• One study of magnification on a computerized test found that students said they had more eye strain when the font size was four times or above the standard font size than when there was less magnification (Kamei-Hannan, 2008).

 What have we learned overall? No research was found that examined whether magnification improved student performance, but several studies looked at student perceptions. Some students with visual impairments prefer to use either physical magnification tools or computerized magnification as compared to no accommodation. A research study also found that the higher the magnification, the longer it takes for the student to complete the exam, and that there may be some eye fatigue when high magnification is used.

 There is a need for additional research on magnification since only three research studies were found that addressed this accommodation. There is especially a need for research on whether the use of the magnification accommodation has an effect on student performance. For example, it is unknown whether this accommodation may be less useful for students who need very high levels of magnification where only small amounts of text can be seen at a time than for students who need less magnification. There is also a need for research on whether this accommodation may be useful for some students who have disabilities other than visual impairments (e.g., print disabilities).

References

  • Johnson-Jones, K. J. (2017). Educating students with visual impairments in the general education setting (Publication No. 10259406) [Doctoral dissertation, The University of Southern Mississippi]. ProQuest Dissertations and Theses Global.

  • Kamei-Hannan, C. (2008). Examining the accessibility of a computerized adapted test using assistive technology. Journal of Visual Impairment &Amp; Blindness, 102(5), 261–271. https://doi.org/10.1177/0145482x0810200502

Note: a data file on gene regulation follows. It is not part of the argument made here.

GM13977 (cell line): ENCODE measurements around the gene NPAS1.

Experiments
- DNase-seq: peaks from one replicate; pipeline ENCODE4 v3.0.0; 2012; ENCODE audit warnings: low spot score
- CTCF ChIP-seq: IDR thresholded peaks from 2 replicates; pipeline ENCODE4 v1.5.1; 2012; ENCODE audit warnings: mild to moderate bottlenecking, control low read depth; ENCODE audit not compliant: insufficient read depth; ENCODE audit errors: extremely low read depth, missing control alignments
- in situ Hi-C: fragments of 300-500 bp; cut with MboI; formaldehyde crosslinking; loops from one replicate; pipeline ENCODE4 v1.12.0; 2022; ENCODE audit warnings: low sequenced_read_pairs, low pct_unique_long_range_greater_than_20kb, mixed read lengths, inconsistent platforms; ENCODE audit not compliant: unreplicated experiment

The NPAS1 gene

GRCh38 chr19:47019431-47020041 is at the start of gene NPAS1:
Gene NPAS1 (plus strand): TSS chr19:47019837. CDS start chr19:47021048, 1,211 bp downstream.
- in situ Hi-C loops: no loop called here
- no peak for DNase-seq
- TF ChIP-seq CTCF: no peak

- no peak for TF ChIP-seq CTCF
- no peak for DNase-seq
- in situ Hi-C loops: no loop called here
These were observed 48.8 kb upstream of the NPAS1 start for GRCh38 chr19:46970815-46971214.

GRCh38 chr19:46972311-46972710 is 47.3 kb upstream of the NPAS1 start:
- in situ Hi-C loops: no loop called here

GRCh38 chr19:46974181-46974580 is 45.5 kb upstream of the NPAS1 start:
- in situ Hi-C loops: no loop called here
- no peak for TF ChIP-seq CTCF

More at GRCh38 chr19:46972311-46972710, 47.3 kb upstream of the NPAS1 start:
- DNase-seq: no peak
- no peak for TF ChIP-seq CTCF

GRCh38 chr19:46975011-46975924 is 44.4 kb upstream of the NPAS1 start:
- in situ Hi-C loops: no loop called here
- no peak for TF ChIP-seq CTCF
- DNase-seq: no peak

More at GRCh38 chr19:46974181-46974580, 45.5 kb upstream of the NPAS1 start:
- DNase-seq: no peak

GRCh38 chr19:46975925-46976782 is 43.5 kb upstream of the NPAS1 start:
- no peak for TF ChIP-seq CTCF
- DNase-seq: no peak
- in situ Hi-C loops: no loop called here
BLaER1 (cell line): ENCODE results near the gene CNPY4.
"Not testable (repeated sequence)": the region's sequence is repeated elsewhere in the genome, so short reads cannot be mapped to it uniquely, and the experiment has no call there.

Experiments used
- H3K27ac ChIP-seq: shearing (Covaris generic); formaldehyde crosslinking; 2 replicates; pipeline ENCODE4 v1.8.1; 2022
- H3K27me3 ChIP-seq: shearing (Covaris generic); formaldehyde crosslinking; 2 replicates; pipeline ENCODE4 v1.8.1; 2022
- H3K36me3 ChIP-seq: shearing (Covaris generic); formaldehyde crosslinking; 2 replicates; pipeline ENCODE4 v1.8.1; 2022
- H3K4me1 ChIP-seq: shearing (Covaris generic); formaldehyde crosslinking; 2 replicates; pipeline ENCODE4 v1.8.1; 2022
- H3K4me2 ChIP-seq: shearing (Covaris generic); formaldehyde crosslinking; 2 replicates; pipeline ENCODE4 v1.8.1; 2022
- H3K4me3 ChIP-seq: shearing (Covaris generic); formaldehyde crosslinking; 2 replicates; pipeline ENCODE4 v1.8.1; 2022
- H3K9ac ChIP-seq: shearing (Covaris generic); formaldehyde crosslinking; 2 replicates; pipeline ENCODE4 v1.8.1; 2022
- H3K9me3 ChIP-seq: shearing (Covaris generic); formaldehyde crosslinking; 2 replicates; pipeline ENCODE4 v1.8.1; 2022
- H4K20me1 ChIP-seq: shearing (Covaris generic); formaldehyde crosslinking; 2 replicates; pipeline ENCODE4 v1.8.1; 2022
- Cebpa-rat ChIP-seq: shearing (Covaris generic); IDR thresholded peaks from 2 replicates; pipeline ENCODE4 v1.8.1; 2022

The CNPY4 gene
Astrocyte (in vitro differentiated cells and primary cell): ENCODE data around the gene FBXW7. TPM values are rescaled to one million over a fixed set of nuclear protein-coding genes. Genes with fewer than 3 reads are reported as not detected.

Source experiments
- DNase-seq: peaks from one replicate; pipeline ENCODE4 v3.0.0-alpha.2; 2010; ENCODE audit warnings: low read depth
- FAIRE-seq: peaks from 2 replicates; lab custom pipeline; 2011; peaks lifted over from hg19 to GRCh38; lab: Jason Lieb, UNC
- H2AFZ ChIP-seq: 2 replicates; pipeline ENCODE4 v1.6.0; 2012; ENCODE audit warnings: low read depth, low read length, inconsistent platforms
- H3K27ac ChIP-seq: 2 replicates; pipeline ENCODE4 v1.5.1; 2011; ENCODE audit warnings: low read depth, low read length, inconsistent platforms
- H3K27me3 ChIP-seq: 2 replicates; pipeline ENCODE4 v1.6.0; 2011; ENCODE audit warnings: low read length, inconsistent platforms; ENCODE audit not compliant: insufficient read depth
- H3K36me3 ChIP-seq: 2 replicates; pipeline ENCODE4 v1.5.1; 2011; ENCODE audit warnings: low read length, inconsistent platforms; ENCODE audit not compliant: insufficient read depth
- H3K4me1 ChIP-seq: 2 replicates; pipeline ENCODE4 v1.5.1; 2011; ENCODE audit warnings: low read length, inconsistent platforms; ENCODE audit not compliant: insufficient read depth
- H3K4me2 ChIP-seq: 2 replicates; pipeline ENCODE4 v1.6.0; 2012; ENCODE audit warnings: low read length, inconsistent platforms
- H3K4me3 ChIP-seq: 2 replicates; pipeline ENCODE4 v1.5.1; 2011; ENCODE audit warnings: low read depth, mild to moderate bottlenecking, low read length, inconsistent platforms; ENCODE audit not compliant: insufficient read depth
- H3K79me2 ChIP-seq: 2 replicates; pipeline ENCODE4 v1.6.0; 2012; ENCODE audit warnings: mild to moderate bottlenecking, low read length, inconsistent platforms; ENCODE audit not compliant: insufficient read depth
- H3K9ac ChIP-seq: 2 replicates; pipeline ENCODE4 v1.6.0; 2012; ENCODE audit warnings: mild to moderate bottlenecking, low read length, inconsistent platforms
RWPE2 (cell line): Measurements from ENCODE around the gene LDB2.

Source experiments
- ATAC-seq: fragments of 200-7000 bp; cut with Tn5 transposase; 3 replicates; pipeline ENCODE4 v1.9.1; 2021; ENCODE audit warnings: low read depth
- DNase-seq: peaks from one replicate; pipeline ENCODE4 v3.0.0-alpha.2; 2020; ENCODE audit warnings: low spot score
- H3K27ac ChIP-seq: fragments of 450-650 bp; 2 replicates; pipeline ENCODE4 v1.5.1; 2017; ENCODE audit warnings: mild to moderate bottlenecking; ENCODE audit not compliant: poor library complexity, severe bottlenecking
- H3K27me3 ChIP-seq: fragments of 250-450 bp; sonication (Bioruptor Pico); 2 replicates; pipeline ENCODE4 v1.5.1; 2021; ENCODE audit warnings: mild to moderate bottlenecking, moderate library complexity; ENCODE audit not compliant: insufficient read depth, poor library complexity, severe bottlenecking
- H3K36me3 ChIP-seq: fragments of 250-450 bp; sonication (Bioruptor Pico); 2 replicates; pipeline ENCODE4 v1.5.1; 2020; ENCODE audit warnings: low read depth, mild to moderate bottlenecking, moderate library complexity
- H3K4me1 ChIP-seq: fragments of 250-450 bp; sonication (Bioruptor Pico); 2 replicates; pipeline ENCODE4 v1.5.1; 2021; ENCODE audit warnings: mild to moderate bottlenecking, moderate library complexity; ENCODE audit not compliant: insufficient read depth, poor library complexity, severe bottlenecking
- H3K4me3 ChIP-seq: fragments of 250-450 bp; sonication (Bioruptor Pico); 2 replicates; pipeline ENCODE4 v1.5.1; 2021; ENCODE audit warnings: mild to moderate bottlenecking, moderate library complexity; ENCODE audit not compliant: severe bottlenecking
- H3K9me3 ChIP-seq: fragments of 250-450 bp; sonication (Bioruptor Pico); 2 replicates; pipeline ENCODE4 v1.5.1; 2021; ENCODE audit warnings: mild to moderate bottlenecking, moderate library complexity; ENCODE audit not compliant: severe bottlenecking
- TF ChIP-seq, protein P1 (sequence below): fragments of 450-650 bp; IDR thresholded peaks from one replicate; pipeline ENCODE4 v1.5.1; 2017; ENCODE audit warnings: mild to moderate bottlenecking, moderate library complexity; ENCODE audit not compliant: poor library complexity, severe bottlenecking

• McLaughlin, R., & Kamei-Hannan, C. (2018). Paper or digital text: Which reading medium is best for students with visual impairments? Journal of Visual Impairment & Blindness, 112(4), 337–351. https://doi.org/10.1177/0145482x1811200401

Attribution

All rights reserved. Any or all portions of this document may be reproduced and distributed without prior permission, provided the source is cited as:

  • Goldstone, L., Lazarus, S. S., Hendrickson, K., Rogers, C. M., & Hinkle, A. R. (2022). Magnification: Research (NCEO Accommodations Toolkit #21a). National Center on Educational Outcomes.

The Center is supported through a Cooperative Agreement (#H326G210002) with the Research to Practice Division, Office of Special Education Programs, U.S. Department of Education. The Center is affiliated with the Institute on Community Integration at the College of Education and Human Development, University of Minnesota. Consistent with EDGAR §75.62, the contents of this report were developed under the Cooperative Agreement from the U.S. Department of Education, but do not necessarily represent the policy or opinions of the U.S. Department of Education or Offices within it. Readers should not assume endorsement by the federal government.